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Are You in the Market for a Good Psychopomp?

January 7, 2009 by Reader's Connection


I’ll assume that literally speaking, the answer is no. According to Wikipedia (and who would know better?) a psychopomp is a soul-guide, a “spirit, angel, or deity whose responsibility is to escort newly-deceased souls to the afterlife,” and I’m guessing that you’re not reading this blog on your deathbed. I mean, if you are, more power to you; but I’ll assume you’re not.

If you want to read a great psychopomp story, though, N. F. Houck’s novel, Herald is told from the point of view of Greek god Hermes, who is one of the very few gods who can enter and leave the Underworld at will, and whose uncle, Hades, gives him the job of escorting confused souls to their new home.

From the first event described, the killing of the many-eyed giant Argus, the mischievous god’s version of events differs from others you may have encountered. In Hesiod’s Works and Days, Hermes is identified as the “slayer of Argos,” and Ovid, in his Metamorphoses, describes how Mercury (Hermes’s Roman name)

made the slumber deeperMetamorphoses
With movements of the wand, and then he struck
The nodding head just where it joins the shoulder,
Severed it with the curving blade, and sent it
Bloody and rolling over the rocks. So Argus
Lay low, and all the light in all those eyes
Went out forever, a hundred eyes, one darkness.

That’s not how it goes down, when Hermes tells the tale. Yes, he’s responsible for the giant’s death. But there’s no curved blade involved, and he groans whenever he hears himself described as a giant-slayer.

If you read the hymn to Hermes in The Homeric Hymns, by whoever it was who wrote those, you’ll learn that the recently born god of theft and mischief stole Apollo’s cattle. In N. F. Houck’s novel, Hermes admits to the theft. But he has an unexpected (and very practical) motive. He’s not just being driven by his thieving nature.

I’m 200 pages into Herald. I think Houck has done something wonderful, and I hope he delivers on the other two parts of the trilogy that are announced on the book’s back cover. Yes, he’s a local author and an I.U. grad, but that’s not why I’m saying these things.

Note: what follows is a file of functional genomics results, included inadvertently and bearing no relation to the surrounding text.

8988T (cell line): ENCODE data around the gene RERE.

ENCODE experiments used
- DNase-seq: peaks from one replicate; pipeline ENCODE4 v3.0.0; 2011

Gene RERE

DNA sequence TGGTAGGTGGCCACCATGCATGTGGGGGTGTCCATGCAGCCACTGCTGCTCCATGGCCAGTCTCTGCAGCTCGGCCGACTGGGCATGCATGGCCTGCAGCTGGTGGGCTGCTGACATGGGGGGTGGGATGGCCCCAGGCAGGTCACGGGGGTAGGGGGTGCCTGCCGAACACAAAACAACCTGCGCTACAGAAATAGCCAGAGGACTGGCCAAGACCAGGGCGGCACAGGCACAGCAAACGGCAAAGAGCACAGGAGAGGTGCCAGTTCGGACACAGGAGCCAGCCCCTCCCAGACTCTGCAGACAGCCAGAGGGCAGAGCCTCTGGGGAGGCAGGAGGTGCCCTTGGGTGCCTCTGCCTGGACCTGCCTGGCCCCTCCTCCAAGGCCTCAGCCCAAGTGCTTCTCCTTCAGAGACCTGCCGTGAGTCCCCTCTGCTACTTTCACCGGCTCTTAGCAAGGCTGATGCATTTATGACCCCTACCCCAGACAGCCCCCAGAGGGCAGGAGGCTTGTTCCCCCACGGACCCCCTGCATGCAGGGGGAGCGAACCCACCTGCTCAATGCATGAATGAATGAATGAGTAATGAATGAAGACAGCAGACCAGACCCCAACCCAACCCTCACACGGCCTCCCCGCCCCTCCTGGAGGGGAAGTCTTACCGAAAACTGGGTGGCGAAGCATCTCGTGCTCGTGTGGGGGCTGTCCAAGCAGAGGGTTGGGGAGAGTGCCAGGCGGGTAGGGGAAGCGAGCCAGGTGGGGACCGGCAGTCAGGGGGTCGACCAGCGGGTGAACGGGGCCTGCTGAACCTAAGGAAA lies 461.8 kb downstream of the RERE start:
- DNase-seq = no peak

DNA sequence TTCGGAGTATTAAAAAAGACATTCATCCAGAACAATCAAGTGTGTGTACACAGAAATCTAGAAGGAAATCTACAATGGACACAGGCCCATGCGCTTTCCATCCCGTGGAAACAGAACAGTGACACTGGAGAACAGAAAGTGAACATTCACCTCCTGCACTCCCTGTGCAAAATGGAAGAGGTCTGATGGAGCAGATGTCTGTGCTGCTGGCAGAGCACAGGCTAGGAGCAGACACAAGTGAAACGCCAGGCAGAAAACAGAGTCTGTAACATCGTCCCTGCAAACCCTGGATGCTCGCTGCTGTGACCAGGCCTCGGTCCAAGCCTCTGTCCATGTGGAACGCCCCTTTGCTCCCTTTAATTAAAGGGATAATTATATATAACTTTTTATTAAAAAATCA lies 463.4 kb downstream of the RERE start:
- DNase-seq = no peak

Tales from OvidIf you’re uncomfortable with the liberties Houck has taken with Greek myths, you need to remember that every version of this material we have is somebody’s treatment of pre-existent oral tales. In his introduction to his translation, Tales from Ovid, Ted Hughes writes

Why the world should have so clasped Ovid’s versions of these myths and tales to its bosom is a mystery. As a guide to the historic, original forms of the myths, Ovid is of little use. His attitude to his material is like that of the many later poets who have adapted what he presents. He, too, is an adaptor. he takes up only those tales which catch his fancy, and engages with each one no further than it liberates his own creative zest.

It’s great fun to read Houck’s retelling of stories–Orpheus and Eurydice, for example–and then go back and read, or reread, a version by Ovid or another earlier teller. By sticking to Hermes’s point of view, Houck has created a great new story. My favorite portions so far have to do with our narrator’s relationships with departed souls, his journeys to the underworld, and his relationship (if we can call it that) with its stay-at-home ruler, Hades.

“This book was written because, in all honesty, I couldn’t help myself.” So says Houck in his closing notes.

After thirty-one years of reading everything I could find on Greek mythology–numerous censored and uncensored translations, a myriad of academic notes, and countless psychoanalytical, historical, astrological and astronimical dissections–the ancient tales about Hermes fell into a story pattern in my head that refused to go away until I wrote it down.

I hope that Houck’s creative zest is sustained for years to come.